Bumbling Biden heads to Rome and Glasgow

In post-World War II American political tradition, foreign trips have become ways for a president to burnish his image and shore up authority at home.

In the 1950s, then-vice president Richard Nixon traveled a lot with an eye on running for president in 1960. Getting stoned by mobs in Venezuela and debating Nikita Khrushchev over the virtues of capitalism at a Moscow trade fair enhanced Nixon’s foreign policy reputation.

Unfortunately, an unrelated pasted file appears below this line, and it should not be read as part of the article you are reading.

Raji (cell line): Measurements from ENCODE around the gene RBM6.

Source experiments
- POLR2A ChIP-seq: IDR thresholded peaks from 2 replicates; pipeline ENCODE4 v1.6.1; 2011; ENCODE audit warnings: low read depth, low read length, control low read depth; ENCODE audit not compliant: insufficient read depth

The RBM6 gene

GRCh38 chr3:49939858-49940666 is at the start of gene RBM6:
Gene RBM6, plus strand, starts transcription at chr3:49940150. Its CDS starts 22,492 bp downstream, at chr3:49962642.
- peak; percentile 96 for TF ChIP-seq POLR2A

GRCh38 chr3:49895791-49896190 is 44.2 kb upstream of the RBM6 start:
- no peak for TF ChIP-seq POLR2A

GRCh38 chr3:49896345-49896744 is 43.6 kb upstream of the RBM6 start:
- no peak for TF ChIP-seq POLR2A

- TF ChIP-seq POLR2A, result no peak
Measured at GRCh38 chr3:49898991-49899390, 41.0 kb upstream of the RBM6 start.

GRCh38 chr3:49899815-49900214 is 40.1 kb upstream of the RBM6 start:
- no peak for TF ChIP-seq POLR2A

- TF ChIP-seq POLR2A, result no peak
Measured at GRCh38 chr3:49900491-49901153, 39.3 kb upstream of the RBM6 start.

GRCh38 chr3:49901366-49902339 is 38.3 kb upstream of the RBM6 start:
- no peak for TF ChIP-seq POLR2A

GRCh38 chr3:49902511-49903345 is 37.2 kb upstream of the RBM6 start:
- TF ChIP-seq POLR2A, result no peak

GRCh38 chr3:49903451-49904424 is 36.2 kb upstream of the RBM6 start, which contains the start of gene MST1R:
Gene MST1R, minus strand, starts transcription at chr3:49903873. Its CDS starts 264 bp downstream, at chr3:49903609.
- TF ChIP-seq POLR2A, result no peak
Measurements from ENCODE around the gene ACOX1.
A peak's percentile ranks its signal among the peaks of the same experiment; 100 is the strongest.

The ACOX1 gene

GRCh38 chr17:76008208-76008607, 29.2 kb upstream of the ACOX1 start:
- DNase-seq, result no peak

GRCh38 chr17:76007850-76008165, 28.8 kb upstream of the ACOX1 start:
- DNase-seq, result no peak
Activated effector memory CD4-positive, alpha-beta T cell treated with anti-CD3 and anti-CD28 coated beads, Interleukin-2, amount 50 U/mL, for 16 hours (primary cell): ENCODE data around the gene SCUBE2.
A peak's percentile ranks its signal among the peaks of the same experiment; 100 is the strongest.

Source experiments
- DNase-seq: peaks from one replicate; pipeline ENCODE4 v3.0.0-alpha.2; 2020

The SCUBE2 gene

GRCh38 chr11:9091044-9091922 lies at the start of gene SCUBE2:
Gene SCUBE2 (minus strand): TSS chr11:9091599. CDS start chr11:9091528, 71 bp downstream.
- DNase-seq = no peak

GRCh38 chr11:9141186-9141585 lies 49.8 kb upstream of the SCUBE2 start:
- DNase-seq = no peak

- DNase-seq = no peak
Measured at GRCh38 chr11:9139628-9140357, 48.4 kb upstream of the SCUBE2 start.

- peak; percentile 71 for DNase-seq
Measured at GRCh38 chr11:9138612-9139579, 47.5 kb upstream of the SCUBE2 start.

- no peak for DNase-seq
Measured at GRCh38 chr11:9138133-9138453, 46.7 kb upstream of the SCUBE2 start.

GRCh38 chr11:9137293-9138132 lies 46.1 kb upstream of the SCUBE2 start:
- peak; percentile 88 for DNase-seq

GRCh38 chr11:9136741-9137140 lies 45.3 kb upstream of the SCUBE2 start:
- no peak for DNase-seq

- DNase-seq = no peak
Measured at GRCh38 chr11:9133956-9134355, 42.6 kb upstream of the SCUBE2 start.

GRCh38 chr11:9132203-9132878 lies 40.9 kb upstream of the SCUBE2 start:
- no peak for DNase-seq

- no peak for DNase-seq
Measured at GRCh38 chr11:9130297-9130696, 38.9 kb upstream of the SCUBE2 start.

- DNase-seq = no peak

The 1960 presidential election winner John F Kennedy made his first trip to Europe and was greeted by rapturous crowds. (The masses were also eager to celebrate his wife). The scenes elevated him to a fresh symbol of American leadership.

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